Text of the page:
ACE2 and AT4R are present in diseased human blood vessels
AbstractA growing body of evidence suggests that the angiotensin II fragments, Ang(1-7) and Ang(3-8), have a vasoactive role, however ACE2, the enzyme that produces Ang(1-7), or AT4R, the receptor that binds Ang (3-8), have yet been simultaneously localised in both normal and diseased human conduit blood vessels. We sought to determine the immunohistochemical distribution of ACE2 and the AT4R in human internal mammary and radial arteries from patients undergoing coronary artery bypass surgery.We found that ACE2 positive cells were abundant in both normal and diseased vessels, being present in neo-intima and in media. ACE2 positive immunoreactivity was not present in the endothelial layer of the conduit vessels, but was clearly evident in small newly formed angiogenic vessels as well as the vaso vasorum. Endothelial AT4R immunoreactivity were rarely observed in either normal and diseased arteries, but AT4R positive cells were observed adjacent to the internal elastic lamine in the internal mammary artery, in the neo-intima of radial arteries, as well as in the media of both internal mammary artery and radial artery. AT4R was abundant in vaso vasorum and within small angiogenic vessels. Both AT4R and ACE2 colocalised with smooth muscle cell a actin. This study identifies smooth muscle cell a actin positive ACE2 and AT4R in human blood vessels as well as in angiogenic vessels, indicating a possible role for these enzymes in pathological disease.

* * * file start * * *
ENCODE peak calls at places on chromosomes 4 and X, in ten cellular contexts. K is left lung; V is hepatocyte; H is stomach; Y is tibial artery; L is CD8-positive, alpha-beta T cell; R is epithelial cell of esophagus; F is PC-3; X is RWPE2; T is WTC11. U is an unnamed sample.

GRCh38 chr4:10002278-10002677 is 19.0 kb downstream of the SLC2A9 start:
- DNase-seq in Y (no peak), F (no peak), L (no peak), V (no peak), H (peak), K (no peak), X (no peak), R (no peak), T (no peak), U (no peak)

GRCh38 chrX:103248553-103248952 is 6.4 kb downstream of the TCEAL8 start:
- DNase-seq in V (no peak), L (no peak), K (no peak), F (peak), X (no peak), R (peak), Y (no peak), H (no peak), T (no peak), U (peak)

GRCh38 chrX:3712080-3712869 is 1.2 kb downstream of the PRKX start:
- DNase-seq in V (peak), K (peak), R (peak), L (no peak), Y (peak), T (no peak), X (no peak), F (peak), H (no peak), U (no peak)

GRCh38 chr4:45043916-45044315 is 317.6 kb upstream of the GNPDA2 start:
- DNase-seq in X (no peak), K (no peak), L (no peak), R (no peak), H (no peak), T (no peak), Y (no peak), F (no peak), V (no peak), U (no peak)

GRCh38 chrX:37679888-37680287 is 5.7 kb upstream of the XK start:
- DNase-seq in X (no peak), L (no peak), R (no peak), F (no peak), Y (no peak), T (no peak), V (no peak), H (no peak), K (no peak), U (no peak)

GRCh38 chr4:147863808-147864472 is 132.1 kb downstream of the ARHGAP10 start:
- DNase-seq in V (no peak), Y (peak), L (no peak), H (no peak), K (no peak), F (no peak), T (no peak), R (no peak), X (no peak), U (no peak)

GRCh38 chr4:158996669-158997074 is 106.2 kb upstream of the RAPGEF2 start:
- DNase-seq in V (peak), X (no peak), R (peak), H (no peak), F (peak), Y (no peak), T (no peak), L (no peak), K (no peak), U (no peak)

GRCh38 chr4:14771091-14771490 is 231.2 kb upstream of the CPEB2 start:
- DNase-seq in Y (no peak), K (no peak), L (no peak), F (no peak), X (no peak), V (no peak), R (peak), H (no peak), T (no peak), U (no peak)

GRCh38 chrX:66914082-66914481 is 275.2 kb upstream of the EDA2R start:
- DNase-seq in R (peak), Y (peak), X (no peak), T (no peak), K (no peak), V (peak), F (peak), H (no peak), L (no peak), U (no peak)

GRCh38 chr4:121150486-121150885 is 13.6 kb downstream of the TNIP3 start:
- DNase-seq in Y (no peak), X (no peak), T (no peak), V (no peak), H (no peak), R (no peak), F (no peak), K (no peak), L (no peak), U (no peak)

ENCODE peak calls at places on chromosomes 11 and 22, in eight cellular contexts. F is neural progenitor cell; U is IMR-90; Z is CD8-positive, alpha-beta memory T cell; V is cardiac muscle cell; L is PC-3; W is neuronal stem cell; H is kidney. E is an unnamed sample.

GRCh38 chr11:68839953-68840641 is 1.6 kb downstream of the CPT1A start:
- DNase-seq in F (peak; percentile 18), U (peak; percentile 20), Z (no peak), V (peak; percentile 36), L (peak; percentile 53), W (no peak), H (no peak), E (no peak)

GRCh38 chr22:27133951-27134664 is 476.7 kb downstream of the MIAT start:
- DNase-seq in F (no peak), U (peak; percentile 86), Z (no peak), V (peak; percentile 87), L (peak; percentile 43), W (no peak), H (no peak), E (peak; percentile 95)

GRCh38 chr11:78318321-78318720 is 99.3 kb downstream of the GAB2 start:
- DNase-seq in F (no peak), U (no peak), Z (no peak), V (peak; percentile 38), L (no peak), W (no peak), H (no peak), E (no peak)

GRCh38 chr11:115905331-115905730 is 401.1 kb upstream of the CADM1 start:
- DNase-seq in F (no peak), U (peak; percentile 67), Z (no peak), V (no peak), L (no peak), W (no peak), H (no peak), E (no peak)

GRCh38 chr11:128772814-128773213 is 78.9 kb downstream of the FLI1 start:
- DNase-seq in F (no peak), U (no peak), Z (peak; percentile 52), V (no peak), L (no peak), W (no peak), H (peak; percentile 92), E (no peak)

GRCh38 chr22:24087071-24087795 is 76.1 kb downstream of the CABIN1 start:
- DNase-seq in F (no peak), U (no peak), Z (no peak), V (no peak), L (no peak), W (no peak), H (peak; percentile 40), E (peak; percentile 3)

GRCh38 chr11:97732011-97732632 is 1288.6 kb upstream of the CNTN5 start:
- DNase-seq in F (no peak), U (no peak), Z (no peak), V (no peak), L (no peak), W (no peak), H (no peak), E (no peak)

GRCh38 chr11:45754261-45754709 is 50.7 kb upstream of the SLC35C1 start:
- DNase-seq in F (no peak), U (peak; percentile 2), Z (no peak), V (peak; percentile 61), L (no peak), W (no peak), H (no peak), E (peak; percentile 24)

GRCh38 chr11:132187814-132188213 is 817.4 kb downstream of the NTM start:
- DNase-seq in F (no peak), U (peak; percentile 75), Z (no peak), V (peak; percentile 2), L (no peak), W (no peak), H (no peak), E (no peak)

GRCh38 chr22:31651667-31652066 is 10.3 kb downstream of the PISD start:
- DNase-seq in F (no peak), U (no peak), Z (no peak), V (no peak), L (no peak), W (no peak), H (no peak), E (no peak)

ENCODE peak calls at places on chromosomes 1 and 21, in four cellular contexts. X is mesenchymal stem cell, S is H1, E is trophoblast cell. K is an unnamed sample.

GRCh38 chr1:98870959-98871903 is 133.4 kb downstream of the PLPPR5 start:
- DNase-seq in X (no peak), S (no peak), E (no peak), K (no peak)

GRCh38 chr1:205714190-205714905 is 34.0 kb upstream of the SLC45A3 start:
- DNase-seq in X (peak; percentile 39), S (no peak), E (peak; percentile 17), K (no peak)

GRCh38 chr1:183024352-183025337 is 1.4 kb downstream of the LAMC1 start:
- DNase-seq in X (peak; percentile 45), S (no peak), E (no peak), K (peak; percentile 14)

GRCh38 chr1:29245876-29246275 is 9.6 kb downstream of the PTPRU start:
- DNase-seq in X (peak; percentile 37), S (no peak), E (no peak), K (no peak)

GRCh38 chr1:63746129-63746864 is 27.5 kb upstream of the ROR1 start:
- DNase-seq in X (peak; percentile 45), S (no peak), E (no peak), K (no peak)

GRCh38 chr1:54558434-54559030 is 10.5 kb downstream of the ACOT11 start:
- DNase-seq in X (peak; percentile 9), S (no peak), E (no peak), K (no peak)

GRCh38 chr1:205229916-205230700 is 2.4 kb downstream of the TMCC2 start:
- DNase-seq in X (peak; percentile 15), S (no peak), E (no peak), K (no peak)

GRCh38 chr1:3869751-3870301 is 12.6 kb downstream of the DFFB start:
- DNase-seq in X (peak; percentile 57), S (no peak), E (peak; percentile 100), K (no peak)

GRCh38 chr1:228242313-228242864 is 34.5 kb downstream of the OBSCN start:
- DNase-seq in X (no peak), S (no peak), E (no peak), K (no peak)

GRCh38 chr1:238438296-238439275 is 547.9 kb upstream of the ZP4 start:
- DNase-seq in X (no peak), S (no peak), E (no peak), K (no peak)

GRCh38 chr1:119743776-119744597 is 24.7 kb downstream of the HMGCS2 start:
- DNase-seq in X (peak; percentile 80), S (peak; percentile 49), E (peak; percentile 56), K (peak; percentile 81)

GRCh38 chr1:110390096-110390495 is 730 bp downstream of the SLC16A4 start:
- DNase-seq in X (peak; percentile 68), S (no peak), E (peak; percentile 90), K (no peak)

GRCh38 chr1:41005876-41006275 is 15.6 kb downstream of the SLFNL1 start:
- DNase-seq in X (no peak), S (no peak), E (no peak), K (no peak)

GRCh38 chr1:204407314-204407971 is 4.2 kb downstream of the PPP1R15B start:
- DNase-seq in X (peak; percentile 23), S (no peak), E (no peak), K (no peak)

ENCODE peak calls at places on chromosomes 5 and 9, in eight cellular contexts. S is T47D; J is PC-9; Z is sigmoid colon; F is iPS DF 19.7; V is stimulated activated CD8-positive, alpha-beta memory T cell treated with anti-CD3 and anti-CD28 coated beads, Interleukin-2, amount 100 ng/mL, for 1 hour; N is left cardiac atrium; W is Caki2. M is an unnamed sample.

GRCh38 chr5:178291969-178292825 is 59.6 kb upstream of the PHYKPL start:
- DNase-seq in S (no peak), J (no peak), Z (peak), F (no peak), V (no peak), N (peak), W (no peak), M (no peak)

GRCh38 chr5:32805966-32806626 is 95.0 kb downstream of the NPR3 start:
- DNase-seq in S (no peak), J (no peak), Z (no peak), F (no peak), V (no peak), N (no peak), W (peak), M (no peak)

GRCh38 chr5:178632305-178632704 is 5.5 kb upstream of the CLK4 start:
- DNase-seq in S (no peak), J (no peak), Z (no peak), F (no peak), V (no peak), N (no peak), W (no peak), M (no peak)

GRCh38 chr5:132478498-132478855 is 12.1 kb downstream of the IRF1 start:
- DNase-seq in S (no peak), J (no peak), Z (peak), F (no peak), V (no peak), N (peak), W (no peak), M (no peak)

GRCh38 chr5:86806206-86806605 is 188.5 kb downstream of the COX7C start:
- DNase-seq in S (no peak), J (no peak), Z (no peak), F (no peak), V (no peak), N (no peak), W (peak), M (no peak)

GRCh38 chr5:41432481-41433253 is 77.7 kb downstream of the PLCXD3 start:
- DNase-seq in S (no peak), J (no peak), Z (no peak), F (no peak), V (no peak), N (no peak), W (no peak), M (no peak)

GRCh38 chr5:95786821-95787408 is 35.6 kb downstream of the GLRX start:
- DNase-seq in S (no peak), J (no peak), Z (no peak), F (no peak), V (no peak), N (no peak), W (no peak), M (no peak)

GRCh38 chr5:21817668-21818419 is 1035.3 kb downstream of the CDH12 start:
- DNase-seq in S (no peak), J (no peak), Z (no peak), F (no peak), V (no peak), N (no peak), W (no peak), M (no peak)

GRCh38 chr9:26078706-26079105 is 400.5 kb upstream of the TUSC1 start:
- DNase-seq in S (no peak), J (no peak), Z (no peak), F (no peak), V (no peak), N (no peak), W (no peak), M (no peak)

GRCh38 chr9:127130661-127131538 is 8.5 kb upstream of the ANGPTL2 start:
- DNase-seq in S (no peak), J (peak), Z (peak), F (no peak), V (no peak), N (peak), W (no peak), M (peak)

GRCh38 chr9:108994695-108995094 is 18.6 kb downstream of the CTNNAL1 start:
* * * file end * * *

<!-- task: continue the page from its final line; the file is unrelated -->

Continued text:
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Copyright (c) 2009 A Zulli, LM Burrell, BF Buxton, DL Hare
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